News Briefing - Crowdfunding, SME And Alternative Finance

two small test tubes

1. UK – FinTech 

AltFi takes a look at the five largest fintech funding rounds of 2020 so far.  

The year started on solid ground, but as the outbreak of coronavirus began to take over, government-mandated lockdowns ensued and we entered a period of economic turmoil unlike we have ever seen.  

However, despite all the uncertainty going on in the world, European fintechs have received huge injections of cash suggesting investors are still bullish on the sector. 

In fact, the top five investment rounds mentioned on this list equate to a total of £1.3bn. 

An honourable mention on this list goes out to Atomico which closed a $820m (£658m) raise in February of this year. 

And while this massive raise would put Atomico in first place on this list, we chose to leave it out on the grounds that it is a VC firm and not just a company looking to raise cash.

2. UK - FinTech

Consumer-focused alternative lending platform Lending Works has been snapped up by alternative asset manager Intriva Capital. AltFi reports:

“The deal sees Intriva take full control of Lending Works, subject to regulatory approval. The firm says it has further committed to providing "significant additional funding and capital" to support the growth of the business. This will allow expansion of the business in the coming years.

Lending Works has previously raised money from UK-based private equity house Maven Capital Partners, Pollen Street Capital and NVM Private Equity.

The firm, which suspended the use of its secondary market and stopped access to retail investor funded loans in April, was launched in 2014. Lending Works has lent almost £250m to date.

Nicholas Harding, founder and chief executive officer of Lending Works, will continue to lead the business, alongside the existing management team. The intention is for some of Intriva’s team, including Simon Finn, Intriva Capital's Managing Partner, to join Lending Works’ board as non-executive directors.”

3. UK – FinTech


Nextfin has launched a 'Free Our Startups campaign in a renewed bid to help entrepreneurs and startups impacted by coronavirus. We run an excerpt from the press announcement below.

“In an open letter to HM Treasury, the financial aggregator calls for significant short term changes to the EIS and SEIS, which use tax reliefs as a means to incentivise private investors who are willing to invest in early-stage businesses, to give startups the freedom to seek their own equity-based investment, rather than accumulate further debt as a result of government business loan schemes. It calls for a temporary rise in income tax relief to 50% for EIS and 70% for SEIS, and also increase the SEIS investment threshold to £250,000 and £10 million for EIS.

As many startups still struggle to access government backed loan schemes such as the Coronavirus Business Interruption Loan and Bounce Back Loan, Nextfin has created a petition and is demanding the government invoke the European Union’s General Blockage Exemption Rule (GBER), a mechanism which can be used to provide lawful State Aid without going through the normal notification and approval processes.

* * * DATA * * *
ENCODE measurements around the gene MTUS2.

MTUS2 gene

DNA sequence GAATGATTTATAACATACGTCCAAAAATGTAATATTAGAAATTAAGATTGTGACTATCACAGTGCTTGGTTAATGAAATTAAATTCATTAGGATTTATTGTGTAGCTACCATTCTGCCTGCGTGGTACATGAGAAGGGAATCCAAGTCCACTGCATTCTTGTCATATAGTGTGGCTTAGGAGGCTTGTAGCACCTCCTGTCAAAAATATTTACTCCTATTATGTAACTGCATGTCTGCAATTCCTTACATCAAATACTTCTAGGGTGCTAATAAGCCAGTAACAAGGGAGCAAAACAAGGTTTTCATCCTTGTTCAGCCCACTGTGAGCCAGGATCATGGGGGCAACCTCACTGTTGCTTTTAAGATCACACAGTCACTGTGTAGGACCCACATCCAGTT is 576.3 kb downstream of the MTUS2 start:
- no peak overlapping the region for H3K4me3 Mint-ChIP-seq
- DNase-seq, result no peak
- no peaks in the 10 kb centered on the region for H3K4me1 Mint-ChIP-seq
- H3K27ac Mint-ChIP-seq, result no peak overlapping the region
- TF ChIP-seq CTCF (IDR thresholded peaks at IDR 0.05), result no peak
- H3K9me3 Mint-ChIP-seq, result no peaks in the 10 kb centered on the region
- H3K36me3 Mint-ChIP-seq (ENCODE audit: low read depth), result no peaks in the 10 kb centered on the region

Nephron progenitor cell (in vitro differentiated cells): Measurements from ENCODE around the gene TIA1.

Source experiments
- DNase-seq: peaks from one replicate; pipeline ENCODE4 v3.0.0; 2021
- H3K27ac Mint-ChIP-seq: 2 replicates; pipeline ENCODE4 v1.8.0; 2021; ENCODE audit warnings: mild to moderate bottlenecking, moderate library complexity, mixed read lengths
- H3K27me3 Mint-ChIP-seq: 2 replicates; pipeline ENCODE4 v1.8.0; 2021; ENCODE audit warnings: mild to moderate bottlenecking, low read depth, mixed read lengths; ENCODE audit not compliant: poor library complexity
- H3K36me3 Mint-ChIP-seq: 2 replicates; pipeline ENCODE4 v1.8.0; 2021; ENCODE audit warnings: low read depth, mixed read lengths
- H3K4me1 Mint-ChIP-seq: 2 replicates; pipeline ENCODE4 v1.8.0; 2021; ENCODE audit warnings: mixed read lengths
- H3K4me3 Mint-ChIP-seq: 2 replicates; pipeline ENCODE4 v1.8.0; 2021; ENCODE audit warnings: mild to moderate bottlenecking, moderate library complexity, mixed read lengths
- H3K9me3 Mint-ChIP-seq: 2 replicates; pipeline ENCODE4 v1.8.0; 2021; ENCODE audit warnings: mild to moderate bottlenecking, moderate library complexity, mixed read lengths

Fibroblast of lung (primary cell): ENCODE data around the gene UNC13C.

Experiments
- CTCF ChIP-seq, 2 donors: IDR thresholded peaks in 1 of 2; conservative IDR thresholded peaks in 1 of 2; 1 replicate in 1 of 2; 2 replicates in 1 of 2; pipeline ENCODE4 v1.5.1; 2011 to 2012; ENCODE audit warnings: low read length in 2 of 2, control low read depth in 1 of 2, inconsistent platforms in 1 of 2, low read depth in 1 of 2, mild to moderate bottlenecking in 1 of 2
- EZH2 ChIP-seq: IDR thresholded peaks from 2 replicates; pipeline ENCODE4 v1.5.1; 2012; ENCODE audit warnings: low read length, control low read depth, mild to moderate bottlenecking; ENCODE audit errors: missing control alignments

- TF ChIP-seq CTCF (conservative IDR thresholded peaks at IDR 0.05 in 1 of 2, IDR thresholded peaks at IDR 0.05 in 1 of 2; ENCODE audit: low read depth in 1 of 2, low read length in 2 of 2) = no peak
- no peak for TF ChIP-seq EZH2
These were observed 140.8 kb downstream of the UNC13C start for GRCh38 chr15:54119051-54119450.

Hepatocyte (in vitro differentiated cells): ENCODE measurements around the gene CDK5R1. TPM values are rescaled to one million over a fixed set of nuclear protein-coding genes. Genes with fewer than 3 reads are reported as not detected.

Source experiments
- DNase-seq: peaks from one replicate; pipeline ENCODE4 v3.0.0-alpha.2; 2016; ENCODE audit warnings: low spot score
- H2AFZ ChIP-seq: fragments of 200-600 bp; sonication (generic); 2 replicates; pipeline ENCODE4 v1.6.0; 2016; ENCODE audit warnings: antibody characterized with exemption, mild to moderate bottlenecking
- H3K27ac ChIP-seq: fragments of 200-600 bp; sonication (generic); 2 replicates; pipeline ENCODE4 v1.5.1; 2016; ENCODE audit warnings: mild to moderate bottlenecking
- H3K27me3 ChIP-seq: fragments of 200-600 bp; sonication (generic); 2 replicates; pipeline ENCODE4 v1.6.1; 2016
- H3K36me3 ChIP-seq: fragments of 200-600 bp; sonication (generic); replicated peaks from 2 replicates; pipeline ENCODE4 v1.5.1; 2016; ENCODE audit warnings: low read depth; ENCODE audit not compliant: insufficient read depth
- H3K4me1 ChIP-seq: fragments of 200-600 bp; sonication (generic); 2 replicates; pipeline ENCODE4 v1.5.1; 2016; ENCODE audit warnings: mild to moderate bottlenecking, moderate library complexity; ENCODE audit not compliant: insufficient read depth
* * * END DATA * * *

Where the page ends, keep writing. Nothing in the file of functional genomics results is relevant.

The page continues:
Since its introduction, every Chancellor improved and/or widened the schemes prior to the 2015 changes, recognising its value to the UK economy including the Conservative manifesto which quoted “Some of our work has been spectacularly successful - such as the SEIS & EIS, which we will continue in the next parliament.”

4. UK - Equity

Crowdfundinsider reports:

“Just a little over six months after raising £361,162 through its previous Seedrs campaign, UK-based mobile technology platform, Thyngs, has returned to the equity crowdfunding platform with a mission to raise an additional £200,000 in the funding. Through the new funding round, Thyngs is offering 2.57% in equity at a £7,592,407 pre-money valuation. 

As previously reported, Thyngs is on a mission to transform physical objects and locations into smart, connected, experiences that are engaging, rewarding, and memorable by building a secure and affordable for businesses to take advantage of the growth of the mobile payment and create a sustainable business model in the UK fundraising sector. 

“Charities are using our platform to turn collecting boxes, shop windows and even staff into instant mobile donation points, more than covering ongoing costs with the extra income generated through Gift Aid. Global brands are also using it to engage and convert customers directly from marketing, merchandise, packaging, and products.”

Thyngs’ self-service platform is reportedly being used by charities, retailers, publishers, and re-seller partners to create new services in minutes. Printers and manufacturers embed specially designed hardware, stickers, or cards (thyngs) into their existing print production processes with an incremental cost of pennies.”


5. International – FinTech

FinExtra reports:

“Bitfinex, a state-of-the-art digital asset trading platform, has launched paper trading, a demo account service that enables users to practice strategies without putting funds at risk in a live account.

Paper trading, which will be available on newly-created sub accounts, will enable users to trade Bitcoin in a simulated market environment without the need to deposit real funds. As an exchange built to serve professional trading strategies, the addition of paper trading will enable users to explore the rich features of the platform without putting funds at risk.”